AAC Use by Young Children at Home This study describes AAC availability and use in 55 young children in the United States. The children, aged 15 to 75 months, had not yet started kindergarten, had used their latest AAC system for 6 to 24 months, and had a variety of developmental disorders resulting in a severe communication ... Article
Article  |   April 01, 2010
AAC Use by Young Children at Home
Author Affiliations & Notes
  • Mary Jo Cooley Hidecker
    Department of Speech-Language Pathology, University of Central Arkansas, Conway, AR
Article Information
Augmentative & Alternative Communication / Articles
Article   |   April 01, 2010
AAC Use by Young Children at Home
SIG 12 Perspectives on Augmentative and Alternative Communication, April 2010, Vol. 19, 5-11. doi:10.1044/aac19.1.5
SIG 12 Perspectives on Augmentative and Alternative Communication, April 2010, Vol. 19, 5-11. doi:10.1044/aac19.1.5
Abstract

This study describes AAC availability and use in 55 young children in the United States.

The children, aged 15 to 75 months, had not yet started kindergarten, had used their latest AAC system for 6 to 24 months, and had a variety of developmental disorders resulting in a severe communication disorder. The primary caregivers, all mothers, completed an 81-question case history about demographics, child's age at diagnosis and AAC receipt, and current AAC availability and use at home. They reported that the children waited an average of 6 months between a diagnosis and acquisition of their first AAC system. Forty children (73%) had received a different AAC system since acquiring their first AAC system. Most had multimodal AAC systems, which included both aided and unaided components, although 11 had used only the unaided AAC system of sign language. More than half of the AAC systems included voice output components. Sign language was the most frequently used AAC within the children's homes. The primary caregivers reported satisfaction with their children's AAC systems. Additional research is needed to describe current AAC practices with young children. These practices should then be evaluated for their effectiveness on both short- and long-term outcomes.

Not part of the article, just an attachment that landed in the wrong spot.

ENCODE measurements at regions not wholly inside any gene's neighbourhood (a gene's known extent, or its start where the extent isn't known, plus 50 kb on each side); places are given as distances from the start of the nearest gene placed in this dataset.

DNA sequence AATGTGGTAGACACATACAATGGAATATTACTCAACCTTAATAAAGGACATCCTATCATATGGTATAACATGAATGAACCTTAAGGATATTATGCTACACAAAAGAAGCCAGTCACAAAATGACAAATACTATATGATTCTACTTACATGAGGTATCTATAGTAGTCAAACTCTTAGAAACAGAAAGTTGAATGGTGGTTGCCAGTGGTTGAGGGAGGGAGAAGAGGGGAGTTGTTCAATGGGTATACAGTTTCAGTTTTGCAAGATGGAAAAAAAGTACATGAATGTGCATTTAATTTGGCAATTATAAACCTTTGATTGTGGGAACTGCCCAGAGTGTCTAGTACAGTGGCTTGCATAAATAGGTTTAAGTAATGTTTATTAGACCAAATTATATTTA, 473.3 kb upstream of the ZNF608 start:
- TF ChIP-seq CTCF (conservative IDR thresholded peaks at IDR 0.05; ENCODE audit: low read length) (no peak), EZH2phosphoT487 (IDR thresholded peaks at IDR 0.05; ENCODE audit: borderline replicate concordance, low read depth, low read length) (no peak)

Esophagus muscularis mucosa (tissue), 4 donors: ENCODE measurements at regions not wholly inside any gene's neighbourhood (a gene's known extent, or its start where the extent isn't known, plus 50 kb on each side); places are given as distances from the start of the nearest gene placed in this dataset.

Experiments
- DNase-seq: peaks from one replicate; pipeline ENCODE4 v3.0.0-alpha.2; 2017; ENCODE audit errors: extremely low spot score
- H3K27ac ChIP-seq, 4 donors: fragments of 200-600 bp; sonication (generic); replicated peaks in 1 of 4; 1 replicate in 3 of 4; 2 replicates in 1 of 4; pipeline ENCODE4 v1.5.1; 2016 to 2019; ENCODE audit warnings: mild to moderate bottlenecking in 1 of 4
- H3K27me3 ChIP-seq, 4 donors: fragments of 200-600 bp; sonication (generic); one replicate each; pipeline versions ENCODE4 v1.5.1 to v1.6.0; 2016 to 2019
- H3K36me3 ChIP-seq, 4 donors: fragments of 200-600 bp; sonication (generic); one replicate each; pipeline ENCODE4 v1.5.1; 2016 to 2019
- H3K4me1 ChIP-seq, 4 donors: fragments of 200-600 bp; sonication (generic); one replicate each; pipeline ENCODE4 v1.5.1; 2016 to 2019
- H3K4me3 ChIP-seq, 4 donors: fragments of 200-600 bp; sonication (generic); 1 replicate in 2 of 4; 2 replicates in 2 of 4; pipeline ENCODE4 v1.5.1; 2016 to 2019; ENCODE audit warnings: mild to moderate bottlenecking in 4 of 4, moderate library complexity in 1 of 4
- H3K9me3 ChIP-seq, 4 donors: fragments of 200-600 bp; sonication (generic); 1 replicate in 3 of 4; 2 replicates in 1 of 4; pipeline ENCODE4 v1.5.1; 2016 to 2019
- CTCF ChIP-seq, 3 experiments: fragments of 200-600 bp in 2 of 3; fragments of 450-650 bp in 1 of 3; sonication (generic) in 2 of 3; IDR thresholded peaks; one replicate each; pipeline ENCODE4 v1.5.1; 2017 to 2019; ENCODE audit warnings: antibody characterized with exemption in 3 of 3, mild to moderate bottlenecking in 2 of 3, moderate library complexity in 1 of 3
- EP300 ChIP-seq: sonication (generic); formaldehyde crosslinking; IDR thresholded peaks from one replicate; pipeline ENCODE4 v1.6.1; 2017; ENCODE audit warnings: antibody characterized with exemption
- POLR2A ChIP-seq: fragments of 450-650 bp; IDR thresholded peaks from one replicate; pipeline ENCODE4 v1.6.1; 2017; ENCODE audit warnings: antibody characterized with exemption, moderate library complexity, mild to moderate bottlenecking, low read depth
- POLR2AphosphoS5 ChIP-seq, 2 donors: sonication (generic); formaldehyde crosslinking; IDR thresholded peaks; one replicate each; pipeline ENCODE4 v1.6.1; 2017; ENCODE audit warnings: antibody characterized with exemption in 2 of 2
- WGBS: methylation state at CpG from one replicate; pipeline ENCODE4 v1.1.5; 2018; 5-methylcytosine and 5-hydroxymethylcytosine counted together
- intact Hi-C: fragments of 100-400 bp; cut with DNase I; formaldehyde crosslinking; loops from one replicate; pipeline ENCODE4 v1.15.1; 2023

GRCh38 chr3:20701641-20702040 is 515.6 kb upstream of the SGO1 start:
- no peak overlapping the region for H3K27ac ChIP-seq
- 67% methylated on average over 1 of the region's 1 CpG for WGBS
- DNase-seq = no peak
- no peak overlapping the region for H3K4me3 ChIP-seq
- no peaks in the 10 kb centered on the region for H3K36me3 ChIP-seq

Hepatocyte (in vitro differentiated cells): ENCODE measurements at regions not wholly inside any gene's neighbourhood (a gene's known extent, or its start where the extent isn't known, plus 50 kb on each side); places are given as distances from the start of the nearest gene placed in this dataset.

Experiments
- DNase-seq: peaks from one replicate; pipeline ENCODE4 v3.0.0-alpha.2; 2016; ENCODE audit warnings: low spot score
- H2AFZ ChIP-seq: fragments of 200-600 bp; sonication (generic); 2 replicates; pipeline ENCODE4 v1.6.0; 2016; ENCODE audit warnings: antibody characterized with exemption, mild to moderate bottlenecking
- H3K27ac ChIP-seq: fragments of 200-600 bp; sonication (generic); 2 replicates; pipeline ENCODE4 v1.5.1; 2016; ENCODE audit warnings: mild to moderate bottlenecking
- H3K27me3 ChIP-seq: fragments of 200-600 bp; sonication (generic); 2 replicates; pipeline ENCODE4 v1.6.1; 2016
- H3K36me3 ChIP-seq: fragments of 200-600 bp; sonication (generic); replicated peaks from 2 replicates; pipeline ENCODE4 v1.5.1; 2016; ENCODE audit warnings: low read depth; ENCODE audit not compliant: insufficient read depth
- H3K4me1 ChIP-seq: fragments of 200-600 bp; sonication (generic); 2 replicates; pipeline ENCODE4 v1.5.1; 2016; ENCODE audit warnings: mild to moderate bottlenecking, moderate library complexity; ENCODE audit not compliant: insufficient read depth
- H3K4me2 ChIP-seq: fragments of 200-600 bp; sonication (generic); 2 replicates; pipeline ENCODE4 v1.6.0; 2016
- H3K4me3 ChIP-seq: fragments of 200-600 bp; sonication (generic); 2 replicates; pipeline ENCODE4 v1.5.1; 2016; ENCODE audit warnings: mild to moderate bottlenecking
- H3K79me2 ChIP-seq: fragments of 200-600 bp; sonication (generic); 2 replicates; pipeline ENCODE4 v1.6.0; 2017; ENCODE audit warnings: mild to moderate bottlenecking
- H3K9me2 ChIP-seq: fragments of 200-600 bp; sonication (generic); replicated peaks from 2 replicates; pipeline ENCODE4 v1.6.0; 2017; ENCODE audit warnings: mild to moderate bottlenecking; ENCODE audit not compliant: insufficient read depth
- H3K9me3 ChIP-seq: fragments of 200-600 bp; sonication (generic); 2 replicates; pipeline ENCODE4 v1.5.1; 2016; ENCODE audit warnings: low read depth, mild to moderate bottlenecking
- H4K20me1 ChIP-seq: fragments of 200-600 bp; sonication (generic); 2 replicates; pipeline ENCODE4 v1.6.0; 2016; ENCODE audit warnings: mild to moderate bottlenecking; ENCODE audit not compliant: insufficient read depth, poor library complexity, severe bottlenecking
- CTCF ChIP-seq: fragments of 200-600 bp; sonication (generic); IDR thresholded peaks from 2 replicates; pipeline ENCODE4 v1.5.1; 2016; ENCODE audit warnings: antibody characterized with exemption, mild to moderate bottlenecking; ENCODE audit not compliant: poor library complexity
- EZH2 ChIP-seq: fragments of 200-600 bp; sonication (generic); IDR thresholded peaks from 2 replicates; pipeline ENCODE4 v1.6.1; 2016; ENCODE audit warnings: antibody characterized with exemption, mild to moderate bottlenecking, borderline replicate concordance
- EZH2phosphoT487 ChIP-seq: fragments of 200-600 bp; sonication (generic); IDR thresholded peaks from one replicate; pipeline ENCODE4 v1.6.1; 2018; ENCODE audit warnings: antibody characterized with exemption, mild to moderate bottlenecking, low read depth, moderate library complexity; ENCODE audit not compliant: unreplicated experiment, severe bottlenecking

Acknowledgments
Gratitude is extended to the family members and to the professionals and organizations who participated or otherwise assisted in this research, and to Betsy Bizot, Pam Harris, Gail O'Lesky-Villarruel, Amyn Amlani, Johanna Boult, David Medei, Diane Ogiela, Robin Pulford, Greg Robinson, and Deborah Stuart for their insights. In addition, my dissertation advisors Rebecca Jones, Jill Elfenbein, John Eulenberg, David Imig, Ida Stockman, and Francisco Villarruel provided critical input. This research was supported in part by a predoctoral fellowship from the National Institutes of Health-National Institute on Deafness and other Communication Disorders (NIH-NIDCD F31-DC05443)
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